Relieving symptoms continued...
Medicines can also help with sexual problems, emotional problems, and walking problems. Sildenafil (Viagra) can help with sexual problems in both men and women. Yohimbine and clomipramine may also
be given to improve
erectile dysfunction. Dextromethorphan and quinidine (Nuedexta) is a medicine that can be used for uncontrollable outbursts of crying or laughing at strange or inappropriate times. Dalfampridine (Ampyra) is a medicine that can be used to help with walking problems.
Medicine may be used only some of the time or regularly, depending
on how severe or constant a certain symptom is. Changes in diet, schedule,
exercise, and other habits can also help manage some of these symptoms. See Home Treatment.
Medicines being studied
A variety of
other medicines and biological chemicals have been tried or are being studied as
therapy for MS. None of them have been clearly proved as beneficial, and none have
been approved for treatment of MS.
Several medicines are being tested in
clinical trials. People with MS who have not responded
to standard therapy sometimes choose to take part in these trials. To learn
more about clinical trials, talk to your doctor or contact the National
Multiple Sclerosis Society at www.nationalmssociety.org.
Deciding about disease-modifying therapy
The National Multiple Sclerosis Society recommends that people with a definite diagnosis of MS and active, relapsing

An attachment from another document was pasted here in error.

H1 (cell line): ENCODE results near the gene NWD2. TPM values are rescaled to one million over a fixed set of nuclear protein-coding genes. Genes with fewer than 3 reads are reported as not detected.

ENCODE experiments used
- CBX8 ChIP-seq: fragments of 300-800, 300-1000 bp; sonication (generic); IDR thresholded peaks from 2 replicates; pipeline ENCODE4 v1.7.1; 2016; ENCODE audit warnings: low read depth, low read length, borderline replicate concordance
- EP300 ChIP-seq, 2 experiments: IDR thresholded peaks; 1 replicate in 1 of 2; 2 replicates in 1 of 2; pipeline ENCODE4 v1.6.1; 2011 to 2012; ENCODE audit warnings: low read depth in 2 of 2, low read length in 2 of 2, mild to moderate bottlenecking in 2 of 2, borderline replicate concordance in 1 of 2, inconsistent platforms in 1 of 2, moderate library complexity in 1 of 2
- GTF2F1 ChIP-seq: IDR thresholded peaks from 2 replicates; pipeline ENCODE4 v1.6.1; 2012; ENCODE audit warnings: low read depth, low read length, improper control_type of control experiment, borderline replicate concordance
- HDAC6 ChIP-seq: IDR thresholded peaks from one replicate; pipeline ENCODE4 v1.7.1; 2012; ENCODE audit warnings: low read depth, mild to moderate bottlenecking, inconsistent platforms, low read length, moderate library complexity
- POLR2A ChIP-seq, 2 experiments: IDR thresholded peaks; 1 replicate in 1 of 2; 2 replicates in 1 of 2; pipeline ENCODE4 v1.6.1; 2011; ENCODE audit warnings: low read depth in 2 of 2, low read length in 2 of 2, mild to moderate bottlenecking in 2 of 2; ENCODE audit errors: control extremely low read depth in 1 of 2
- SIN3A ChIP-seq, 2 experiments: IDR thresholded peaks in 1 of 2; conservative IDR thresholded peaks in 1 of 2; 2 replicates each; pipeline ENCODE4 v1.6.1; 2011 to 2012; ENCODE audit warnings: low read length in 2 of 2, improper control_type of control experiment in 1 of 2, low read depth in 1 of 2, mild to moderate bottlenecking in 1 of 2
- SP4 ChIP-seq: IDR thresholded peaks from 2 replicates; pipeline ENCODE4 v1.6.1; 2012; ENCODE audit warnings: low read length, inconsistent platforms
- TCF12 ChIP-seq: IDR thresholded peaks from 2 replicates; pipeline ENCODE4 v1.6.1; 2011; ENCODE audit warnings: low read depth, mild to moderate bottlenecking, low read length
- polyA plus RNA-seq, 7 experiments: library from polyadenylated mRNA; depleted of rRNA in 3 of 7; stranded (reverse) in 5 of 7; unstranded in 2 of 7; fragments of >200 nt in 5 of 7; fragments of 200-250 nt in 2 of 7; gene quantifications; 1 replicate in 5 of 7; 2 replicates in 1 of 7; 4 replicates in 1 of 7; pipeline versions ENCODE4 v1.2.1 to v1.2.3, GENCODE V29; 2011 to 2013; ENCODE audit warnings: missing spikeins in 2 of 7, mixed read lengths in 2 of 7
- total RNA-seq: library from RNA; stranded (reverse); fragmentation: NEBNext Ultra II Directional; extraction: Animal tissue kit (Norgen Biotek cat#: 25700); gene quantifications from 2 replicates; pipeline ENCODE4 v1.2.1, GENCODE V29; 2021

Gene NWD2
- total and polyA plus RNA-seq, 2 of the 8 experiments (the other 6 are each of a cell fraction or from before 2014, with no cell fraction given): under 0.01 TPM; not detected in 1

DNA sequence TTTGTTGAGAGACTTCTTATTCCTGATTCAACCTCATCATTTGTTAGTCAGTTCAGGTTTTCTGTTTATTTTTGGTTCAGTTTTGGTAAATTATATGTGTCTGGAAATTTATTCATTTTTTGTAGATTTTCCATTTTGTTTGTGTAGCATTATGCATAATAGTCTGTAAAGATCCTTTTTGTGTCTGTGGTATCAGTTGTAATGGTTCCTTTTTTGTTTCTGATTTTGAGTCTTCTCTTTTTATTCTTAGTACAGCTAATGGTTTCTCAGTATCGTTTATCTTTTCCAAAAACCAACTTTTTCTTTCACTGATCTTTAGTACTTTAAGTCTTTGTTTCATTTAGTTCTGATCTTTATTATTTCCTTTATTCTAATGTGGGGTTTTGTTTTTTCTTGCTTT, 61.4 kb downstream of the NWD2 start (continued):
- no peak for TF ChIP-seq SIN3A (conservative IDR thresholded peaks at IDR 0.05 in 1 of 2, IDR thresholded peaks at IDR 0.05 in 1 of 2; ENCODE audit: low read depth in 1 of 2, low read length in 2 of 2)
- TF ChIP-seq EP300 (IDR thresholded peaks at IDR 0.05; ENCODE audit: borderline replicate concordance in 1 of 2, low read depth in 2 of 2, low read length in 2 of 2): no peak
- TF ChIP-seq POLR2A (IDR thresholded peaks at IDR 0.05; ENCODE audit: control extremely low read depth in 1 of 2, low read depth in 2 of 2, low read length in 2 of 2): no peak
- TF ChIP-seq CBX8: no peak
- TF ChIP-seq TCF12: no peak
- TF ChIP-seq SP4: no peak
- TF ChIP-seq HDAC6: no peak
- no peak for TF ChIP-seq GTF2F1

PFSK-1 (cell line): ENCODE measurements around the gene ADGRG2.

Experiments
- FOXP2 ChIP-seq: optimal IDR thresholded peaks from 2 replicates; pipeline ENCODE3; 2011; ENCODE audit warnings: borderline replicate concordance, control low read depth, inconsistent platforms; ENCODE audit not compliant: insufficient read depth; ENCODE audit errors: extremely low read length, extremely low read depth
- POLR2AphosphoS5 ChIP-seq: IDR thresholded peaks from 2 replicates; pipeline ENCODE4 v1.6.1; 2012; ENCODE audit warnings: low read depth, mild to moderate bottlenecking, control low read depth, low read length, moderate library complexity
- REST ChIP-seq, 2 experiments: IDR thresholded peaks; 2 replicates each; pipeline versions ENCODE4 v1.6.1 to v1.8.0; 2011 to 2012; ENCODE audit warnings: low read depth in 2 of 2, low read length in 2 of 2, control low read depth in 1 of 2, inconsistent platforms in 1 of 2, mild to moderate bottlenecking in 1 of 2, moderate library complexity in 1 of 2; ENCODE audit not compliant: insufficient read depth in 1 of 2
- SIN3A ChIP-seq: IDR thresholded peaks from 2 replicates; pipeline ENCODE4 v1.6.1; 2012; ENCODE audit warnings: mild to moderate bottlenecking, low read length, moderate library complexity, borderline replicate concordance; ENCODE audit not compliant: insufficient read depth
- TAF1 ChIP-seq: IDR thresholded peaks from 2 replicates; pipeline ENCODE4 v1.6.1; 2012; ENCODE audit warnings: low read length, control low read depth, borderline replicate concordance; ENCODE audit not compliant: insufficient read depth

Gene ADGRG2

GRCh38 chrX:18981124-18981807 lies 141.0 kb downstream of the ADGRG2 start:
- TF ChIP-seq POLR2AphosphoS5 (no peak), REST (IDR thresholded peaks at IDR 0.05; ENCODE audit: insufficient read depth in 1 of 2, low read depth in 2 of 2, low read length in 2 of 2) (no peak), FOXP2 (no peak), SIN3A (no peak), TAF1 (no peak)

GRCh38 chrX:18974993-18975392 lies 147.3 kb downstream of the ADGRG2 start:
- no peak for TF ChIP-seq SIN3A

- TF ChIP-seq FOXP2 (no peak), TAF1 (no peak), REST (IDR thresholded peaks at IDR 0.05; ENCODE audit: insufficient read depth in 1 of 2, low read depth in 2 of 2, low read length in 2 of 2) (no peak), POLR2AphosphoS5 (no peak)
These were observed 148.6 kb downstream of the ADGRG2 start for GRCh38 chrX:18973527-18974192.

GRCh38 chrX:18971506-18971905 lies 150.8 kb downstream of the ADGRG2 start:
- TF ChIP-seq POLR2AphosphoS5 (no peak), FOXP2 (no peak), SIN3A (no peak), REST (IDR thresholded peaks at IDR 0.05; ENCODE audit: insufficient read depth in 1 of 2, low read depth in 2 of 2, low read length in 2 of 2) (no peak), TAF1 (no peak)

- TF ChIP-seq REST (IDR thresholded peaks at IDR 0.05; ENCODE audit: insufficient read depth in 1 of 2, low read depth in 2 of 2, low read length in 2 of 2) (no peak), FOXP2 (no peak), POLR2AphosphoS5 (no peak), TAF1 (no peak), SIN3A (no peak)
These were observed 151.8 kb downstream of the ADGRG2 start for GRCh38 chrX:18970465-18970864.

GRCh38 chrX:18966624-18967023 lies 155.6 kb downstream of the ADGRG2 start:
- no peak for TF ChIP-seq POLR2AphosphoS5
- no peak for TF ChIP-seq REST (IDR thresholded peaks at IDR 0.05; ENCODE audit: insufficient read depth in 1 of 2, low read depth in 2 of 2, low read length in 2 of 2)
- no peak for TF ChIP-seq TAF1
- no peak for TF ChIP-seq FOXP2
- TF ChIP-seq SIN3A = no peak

disease start treatment with interferon beta or glatiramer. Most neurologists support this recommendation and now
agree that permanent damage to the nervous system may occur early on, even while symptoms are still quite mild.
Early treatment may help prevent or delay some of this damage. In general, treatment is recommended until it no
longer provides a clear benefit.
The National MS Society also says that treatment with medicine may be considered after the first attack in some
people who are at a high risk for MS (before MS is definitely diagnosed).
Despite the recommendation, some people find it hard to decide whether to begin disease-modifying therapy,
especially when their symptoms have been fairly mild. Some may not want to bear the risks and side effects of
medicine when they are not sure they need it. Some may want to see whether their disease gets worse before they
start therapy. A small percentage of people diagnosed with MS may never have more than a few mild episodes and
may never develop any disability, but the disease is unpredictable.
- Multiple Sclerosis: Should I Start Taking Medicines for MS?
Treating symptoms and relapses
The need and desire for medicine vary. If your symptoms are mild, you may choose to manage
them without any medicine. If you have specific symptoms that are causing
problems, certain medicines may help you keep them under control. Or you may
want to use medicine only during a relapse.
You may also want to
- The possible side effects of using steroids
or other medicines to treat symptoms or control a relapse. Some people have
only minor side effects. But others may have side effects that concern them
more than their MS symptoms.
- The costs of treating symptoms and
controlling relapses. In some cases, using medicine to control symptoms and
relapses may reduce the need for hospital stays.
- Other personal
issues that you face at work or at home.
Also keep in mind that it can be hard to tell if
medicine is helping. Multiple sclerosis is a disease with spontaneous
remissions. This means that your condition can improve on its own, without any
treatment. Just because your symptoms improve after treatment doesn't mean
that a treatment is working.